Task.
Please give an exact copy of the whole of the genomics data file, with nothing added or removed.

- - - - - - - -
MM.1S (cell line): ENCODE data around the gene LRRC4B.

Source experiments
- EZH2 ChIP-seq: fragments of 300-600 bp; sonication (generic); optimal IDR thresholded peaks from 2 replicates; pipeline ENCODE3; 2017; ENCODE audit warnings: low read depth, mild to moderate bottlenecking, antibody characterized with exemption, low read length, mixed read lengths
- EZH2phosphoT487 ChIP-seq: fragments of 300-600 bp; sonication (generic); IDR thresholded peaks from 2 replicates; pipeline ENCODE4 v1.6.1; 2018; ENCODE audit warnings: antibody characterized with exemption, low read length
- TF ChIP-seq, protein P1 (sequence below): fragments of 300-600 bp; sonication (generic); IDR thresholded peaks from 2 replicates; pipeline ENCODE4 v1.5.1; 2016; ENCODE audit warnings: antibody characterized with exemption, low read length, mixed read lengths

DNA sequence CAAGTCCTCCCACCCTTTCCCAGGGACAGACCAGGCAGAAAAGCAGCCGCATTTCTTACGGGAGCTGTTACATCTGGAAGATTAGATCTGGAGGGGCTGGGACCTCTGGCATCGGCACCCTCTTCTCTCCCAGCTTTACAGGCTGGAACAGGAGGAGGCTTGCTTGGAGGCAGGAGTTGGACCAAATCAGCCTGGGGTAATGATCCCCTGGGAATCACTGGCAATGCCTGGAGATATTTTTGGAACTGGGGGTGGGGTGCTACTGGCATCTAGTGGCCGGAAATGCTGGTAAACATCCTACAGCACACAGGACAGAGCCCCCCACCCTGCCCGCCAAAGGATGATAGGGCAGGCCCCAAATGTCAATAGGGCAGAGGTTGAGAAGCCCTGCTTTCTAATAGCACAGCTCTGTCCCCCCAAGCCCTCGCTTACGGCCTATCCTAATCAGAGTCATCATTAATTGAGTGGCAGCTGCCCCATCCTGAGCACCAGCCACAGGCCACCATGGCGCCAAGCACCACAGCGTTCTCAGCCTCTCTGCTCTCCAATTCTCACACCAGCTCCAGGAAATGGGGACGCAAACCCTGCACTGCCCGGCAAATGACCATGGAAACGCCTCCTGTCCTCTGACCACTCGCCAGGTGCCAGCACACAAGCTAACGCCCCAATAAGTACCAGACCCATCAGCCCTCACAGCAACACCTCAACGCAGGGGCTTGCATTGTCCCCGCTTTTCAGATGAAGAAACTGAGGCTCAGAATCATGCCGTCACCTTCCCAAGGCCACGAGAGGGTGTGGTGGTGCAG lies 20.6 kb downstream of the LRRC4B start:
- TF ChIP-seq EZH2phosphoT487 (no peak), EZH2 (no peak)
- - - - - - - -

MM.1S (cell line): ENCODE data around the gene LRRC4B.

Source experiments
- EZH2 ChIP-seq: fragments of 300-600 bp; sonication (generic); optimal IDR thresholded peaks from 2 replicates; pipeline ENCODE3; 2017; ENCODE audit warnings: low read depth, mild to moderate bottlenecking, antibody characterized with exemption, low read length, mixed read lengths
- EZH2phosphoT487 ChIP-seq: fragments of 300-600 bp; sonication (generic); IDR thresholded peaks from 2 replicates; pipeline ENCODE4 v1.6.1; 2018; ENCODE audit warnings: antibody characterized with exemption, low read length
- TF ChIP-seq, protein P1 (sequence below): fragments of 300-600 bp; sonication (generic); IDR thresholded peaks from 2 replicates; pipeline ENCODE4 v1.5.1; 2016; ENCODE audit warnings: antibody characterized with exemption, low read length, mixed read lengths

DNA sequence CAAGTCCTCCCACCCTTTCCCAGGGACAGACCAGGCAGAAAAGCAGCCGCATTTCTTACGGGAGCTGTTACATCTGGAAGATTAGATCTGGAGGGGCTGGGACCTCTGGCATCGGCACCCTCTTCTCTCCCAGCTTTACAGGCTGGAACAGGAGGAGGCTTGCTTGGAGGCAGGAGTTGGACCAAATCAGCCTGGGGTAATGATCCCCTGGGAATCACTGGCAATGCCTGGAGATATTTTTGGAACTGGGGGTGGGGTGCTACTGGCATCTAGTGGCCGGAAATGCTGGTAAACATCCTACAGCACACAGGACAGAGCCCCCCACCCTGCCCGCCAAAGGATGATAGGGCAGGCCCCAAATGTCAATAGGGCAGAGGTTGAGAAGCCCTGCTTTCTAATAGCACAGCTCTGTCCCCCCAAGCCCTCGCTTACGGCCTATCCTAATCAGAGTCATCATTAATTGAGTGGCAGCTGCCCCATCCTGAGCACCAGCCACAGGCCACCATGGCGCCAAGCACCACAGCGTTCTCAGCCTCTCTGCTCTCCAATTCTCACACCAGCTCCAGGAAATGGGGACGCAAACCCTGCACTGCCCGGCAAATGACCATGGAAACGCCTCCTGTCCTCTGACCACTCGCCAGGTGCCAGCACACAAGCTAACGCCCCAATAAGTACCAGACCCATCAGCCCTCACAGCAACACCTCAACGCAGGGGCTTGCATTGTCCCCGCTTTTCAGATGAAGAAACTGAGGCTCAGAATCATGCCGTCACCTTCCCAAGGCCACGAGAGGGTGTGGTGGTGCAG lies 20.6 kb downstream of the LRRC4B start:
- TF ChIP-seq EZH2phosphoT487 (no peak), EZH2 (no peak)